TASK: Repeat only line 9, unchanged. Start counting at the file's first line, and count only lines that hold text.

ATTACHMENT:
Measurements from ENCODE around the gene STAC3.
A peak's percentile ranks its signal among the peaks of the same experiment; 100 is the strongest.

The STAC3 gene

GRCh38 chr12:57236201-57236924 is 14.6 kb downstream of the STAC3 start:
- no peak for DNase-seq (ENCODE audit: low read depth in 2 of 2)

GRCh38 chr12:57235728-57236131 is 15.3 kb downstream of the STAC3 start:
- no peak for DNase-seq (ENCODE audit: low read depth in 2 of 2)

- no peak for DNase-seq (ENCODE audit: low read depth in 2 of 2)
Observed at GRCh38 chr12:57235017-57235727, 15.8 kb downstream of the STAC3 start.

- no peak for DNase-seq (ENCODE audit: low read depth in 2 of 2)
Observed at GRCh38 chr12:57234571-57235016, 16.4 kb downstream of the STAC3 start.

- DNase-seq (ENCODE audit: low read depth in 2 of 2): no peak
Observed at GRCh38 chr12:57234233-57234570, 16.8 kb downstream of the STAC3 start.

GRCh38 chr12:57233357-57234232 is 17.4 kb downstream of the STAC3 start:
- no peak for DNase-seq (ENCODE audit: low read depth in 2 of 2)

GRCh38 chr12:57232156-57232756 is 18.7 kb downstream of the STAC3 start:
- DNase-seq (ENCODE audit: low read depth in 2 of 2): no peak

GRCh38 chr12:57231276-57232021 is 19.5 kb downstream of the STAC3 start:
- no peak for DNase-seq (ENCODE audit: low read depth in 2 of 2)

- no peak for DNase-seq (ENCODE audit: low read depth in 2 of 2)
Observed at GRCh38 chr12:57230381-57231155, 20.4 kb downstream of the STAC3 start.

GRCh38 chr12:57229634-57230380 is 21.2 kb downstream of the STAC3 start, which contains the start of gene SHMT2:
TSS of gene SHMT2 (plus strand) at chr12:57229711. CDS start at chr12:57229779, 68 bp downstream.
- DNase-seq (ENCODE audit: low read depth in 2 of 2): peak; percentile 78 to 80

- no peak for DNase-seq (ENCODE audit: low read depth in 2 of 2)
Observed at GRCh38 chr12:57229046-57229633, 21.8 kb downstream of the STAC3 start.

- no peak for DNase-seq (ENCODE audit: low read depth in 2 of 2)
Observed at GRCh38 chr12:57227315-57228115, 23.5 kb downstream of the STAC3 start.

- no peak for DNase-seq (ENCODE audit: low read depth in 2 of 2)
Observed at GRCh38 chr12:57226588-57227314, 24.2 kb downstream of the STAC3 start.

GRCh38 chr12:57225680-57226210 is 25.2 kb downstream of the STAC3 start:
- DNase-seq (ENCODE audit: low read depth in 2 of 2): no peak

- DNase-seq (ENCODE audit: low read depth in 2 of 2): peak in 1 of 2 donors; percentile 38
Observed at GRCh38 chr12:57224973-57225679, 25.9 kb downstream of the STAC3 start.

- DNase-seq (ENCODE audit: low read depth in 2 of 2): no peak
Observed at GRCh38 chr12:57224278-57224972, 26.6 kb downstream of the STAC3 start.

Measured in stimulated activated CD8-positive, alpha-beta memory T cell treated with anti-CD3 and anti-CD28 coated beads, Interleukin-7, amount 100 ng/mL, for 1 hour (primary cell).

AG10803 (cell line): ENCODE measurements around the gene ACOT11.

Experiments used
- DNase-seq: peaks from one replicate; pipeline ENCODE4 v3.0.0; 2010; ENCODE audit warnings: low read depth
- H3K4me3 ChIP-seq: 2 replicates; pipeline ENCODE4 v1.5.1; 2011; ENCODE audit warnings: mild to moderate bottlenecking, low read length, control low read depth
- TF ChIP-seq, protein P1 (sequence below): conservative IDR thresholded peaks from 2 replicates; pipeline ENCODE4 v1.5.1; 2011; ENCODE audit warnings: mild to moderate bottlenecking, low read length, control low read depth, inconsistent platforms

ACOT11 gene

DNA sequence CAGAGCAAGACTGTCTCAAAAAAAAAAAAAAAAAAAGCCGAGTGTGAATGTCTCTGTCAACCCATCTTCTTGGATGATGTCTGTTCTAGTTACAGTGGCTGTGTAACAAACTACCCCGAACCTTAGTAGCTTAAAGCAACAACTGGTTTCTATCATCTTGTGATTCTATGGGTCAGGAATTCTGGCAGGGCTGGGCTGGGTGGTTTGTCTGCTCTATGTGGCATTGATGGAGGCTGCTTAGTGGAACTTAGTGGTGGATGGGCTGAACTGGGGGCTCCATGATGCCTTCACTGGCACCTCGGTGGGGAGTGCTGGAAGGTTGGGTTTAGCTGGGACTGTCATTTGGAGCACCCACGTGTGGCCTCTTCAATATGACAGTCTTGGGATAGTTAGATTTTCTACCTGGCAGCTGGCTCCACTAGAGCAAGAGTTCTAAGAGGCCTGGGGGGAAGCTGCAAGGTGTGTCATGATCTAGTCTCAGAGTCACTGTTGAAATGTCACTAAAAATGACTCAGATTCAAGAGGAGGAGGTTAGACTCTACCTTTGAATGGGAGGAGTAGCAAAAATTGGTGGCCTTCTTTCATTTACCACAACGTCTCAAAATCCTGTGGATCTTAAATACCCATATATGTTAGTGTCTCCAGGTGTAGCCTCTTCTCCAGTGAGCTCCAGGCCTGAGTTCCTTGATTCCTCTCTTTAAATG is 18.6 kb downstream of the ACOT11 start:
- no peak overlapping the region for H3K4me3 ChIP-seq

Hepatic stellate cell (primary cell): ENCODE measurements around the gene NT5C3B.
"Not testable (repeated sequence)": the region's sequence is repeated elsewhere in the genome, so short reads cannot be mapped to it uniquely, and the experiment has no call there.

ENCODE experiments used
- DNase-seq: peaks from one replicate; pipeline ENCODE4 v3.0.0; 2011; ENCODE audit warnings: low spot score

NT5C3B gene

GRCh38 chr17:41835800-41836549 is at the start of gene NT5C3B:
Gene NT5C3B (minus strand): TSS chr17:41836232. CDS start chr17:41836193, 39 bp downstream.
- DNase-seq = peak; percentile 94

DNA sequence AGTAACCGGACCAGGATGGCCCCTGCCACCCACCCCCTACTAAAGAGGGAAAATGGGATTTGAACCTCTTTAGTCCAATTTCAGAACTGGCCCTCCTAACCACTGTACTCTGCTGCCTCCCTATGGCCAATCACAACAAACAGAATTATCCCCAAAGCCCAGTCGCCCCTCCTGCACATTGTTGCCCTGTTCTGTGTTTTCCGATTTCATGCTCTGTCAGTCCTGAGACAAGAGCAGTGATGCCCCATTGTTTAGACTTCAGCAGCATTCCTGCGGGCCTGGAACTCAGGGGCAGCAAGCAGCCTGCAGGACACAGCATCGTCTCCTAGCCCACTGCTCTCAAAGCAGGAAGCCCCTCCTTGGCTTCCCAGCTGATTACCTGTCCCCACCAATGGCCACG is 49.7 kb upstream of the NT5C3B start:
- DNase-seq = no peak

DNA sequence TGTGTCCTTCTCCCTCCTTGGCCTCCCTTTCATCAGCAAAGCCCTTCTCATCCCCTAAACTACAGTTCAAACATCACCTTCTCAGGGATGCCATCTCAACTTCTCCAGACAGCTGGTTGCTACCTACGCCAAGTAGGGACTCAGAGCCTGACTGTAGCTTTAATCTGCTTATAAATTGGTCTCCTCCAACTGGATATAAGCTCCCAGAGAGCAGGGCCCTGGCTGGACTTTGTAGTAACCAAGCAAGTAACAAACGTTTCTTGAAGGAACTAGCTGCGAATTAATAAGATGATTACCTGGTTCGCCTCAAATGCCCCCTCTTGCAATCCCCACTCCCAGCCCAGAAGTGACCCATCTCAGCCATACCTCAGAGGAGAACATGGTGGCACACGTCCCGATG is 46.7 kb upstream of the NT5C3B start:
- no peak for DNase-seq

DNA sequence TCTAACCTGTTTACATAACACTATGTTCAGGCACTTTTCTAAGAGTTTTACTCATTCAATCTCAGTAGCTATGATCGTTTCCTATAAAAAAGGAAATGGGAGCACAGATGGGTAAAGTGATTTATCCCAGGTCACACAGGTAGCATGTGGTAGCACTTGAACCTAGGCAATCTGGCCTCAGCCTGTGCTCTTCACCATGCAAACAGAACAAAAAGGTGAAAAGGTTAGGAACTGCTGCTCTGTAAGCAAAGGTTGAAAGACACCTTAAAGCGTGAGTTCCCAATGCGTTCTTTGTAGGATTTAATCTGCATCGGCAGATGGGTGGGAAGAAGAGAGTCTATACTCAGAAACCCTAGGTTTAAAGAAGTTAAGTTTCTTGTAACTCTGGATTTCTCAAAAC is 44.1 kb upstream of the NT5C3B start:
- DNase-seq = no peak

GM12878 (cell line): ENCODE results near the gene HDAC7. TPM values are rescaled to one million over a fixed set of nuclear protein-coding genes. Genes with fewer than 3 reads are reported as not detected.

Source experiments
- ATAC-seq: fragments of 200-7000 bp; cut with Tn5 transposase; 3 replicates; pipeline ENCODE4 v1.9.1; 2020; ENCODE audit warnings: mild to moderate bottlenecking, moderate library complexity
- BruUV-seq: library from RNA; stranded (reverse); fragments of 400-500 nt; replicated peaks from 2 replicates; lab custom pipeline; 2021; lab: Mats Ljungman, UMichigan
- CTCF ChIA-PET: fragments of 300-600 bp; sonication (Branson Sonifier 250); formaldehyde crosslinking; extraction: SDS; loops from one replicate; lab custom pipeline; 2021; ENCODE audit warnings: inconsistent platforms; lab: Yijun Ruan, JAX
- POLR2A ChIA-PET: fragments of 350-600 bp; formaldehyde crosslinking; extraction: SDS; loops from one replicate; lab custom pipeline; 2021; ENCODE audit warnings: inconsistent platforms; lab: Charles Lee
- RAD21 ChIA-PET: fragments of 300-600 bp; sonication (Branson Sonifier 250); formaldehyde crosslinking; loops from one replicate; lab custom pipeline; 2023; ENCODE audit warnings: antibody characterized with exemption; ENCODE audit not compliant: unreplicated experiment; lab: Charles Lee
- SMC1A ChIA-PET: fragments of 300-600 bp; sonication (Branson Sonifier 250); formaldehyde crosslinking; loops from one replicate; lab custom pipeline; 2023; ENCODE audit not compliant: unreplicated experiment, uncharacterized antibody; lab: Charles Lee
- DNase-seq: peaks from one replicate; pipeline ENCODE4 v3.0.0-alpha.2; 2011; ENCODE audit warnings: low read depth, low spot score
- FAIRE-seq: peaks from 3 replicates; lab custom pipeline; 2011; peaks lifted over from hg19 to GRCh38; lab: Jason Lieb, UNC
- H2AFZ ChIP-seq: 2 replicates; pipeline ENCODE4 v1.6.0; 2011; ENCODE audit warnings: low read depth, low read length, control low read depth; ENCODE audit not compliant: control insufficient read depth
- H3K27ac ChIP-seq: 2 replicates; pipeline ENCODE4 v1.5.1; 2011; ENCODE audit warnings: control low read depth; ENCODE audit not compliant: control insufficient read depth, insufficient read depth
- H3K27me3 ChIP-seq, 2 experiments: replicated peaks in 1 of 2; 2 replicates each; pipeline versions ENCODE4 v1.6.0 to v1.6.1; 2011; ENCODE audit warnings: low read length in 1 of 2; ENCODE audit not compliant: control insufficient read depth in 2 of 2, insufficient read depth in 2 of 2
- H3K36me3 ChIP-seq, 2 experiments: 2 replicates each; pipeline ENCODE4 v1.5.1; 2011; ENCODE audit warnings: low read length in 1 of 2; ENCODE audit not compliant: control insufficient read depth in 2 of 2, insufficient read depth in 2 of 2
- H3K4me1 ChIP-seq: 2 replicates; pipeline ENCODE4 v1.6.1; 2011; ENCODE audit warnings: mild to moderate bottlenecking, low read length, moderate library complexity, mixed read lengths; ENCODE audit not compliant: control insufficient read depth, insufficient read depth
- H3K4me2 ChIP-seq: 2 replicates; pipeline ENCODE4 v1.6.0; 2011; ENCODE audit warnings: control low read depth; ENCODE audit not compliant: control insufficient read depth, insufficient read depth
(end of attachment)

Observed at GRCh38 chr12:57235017-57235727, 15.8 kb downstream of the STAC3 start.